UBS: Fintech Darling Robinhood’s Business Model in Serious Jeopardy

October 7, 2019 | FinTech, Investments, News

Discount brokerages flip the script on the Fintech start-up

Robinhood has a $7.6 billion valuation thanks to its strong support from Millennials. Launched in 2013, the Fintech startup undercut discount brokers with free trades and a sleek look that attracted first-time investors.

However, the sudden decision by discount brokerages to slash commissions to zero has flipped the script on Robinhood.

UBS senior equity analyst Brennan Hawken told CNBC this week that Robinhood could start to lose its faithful customer base.

“Their business model is now in serious jeopardy,” Hawken said. “Models like Robinhood and others seem unlikely to press ahead at their current pace.”

The Battle Against Discount Brokers

Last week, Charles Schwab shook the markets with news that it was cutting commissions on stocks, ETFs, and options trades. That news turbocharged a race to the bottom among competitors. Public firms like TD Ameritrade, Interactive Brokers, and E*Trade Financial, and private ones like Tradestation and Square all made headlines with commission cuts or news of free-trading in the future.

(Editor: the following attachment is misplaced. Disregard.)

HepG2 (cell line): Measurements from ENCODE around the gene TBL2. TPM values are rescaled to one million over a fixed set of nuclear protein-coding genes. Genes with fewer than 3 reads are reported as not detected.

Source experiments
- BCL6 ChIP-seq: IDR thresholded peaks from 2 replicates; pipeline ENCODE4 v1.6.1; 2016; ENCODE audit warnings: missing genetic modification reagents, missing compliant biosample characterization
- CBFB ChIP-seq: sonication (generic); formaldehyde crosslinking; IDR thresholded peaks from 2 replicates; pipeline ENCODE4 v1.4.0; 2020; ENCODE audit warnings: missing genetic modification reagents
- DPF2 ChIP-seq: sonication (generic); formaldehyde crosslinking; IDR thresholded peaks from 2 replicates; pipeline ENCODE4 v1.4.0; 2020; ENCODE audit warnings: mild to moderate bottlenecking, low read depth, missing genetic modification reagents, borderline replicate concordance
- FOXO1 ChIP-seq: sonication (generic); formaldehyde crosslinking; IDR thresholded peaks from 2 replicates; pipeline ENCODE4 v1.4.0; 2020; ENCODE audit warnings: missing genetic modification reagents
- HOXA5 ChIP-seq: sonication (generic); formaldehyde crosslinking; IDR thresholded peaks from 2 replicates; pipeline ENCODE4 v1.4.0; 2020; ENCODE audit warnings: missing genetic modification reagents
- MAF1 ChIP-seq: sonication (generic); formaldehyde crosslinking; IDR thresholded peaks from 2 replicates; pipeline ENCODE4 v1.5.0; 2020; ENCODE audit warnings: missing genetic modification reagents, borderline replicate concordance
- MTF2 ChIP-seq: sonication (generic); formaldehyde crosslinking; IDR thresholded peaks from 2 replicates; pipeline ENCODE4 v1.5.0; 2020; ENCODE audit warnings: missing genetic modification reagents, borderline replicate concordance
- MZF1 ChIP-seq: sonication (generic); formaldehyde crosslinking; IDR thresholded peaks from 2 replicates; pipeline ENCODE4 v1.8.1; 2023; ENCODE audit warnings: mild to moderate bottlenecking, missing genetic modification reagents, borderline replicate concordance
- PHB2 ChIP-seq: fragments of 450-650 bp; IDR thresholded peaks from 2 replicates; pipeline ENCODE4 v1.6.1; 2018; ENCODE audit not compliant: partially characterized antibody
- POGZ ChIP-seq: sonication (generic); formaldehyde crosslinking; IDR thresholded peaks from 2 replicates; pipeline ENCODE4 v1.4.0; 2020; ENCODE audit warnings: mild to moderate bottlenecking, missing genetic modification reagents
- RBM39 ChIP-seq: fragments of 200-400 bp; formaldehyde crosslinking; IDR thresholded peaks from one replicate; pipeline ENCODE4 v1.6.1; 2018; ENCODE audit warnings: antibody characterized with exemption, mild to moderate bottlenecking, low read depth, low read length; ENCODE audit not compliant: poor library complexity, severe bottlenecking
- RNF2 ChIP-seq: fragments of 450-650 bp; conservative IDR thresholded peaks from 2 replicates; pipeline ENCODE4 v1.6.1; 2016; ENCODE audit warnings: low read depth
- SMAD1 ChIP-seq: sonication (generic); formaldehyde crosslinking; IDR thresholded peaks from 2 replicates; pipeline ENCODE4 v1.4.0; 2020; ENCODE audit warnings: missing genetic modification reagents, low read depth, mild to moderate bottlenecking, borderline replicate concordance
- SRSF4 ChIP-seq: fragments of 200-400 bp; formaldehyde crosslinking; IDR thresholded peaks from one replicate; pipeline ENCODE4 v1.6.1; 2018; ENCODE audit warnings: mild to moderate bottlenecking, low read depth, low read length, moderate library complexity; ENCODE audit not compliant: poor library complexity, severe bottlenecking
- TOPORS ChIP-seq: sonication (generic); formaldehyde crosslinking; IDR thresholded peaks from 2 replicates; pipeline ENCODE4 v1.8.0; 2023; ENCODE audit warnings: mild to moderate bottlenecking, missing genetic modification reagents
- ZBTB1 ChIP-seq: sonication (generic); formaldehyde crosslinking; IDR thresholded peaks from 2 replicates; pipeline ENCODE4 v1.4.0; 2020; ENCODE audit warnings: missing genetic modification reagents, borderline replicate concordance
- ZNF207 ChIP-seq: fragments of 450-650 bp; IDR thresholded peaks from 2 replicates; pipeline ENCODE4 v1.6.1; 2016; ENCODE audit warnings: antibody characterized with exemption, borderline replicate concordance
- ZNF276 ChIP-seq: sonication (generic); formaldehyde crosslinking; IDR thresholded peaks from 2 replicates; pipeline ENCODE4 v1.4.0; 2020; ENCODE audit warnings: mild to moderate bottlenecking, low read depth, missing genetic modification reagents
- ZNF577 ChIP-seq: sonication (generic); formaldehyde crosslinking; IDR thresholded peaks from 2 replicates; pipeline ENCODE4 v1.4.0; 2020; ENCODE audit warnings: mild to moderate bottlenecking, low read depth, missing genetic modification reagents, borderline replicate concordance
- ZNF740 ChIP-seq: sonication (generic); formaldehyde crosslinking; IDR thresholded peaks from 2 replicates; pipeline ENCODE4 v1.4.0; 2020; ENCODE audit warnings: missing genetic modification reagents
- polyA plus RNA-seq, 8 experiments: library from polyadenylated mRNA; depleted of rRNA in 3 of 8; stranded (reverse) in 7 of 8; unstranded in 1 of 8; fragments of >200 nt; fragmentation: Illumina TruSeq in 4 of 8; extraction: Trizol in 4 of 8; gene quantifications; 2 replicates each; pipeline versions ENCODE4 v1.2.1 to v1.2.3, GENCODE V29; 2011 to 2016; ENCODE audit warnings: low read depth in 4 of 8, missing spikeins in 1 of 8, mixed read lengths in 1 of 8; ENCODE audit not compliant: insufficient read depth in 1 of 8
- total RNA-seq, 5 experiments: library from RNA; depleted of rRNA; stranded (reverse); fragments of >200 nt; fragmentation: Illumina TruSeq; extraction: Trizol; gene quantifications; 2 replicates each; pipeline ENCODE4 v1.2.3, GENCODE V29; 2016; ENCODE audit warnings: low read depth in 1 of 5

Robinhood – which has struggled to get other services like checking and savings accounts off the ground – could face an exodus of customers. Hawken said the company’s customers are “not going to stay at Robinhood.” He went on to argue that firms like Schwab and TD Ameritrade have “trusted” brands with the same free benefits.

Hawken said “there’s not much benefit at all” to choosing Robinhood over the more established companies.

Robinhood Responds to the Pressure

Following the sudden news, Robinhood responded with a positive spin. The firm’s spokesperson Jack Randall said that the  cut in commissions “reflect a focus on the customer that’s been inherent to Robinhood since the beginning.”

Randall also told media outlets that the firm is focusing on new products that can reduce costs and barriers in the financial industry.

The company also told CNBC last week that it plans to become a major financial institution between five and ten years from now. The firm does hope to have an IPO at some point. However, executives have not publicly set a date or time for an offering.

According to CrunchBase, 44 investors have backed Robinhood. The firm just closed its Series E round in July 2019 and raised $323 million. Notable investors from this round include DST Global, Sequoia Capital, and Ribbit Capital.

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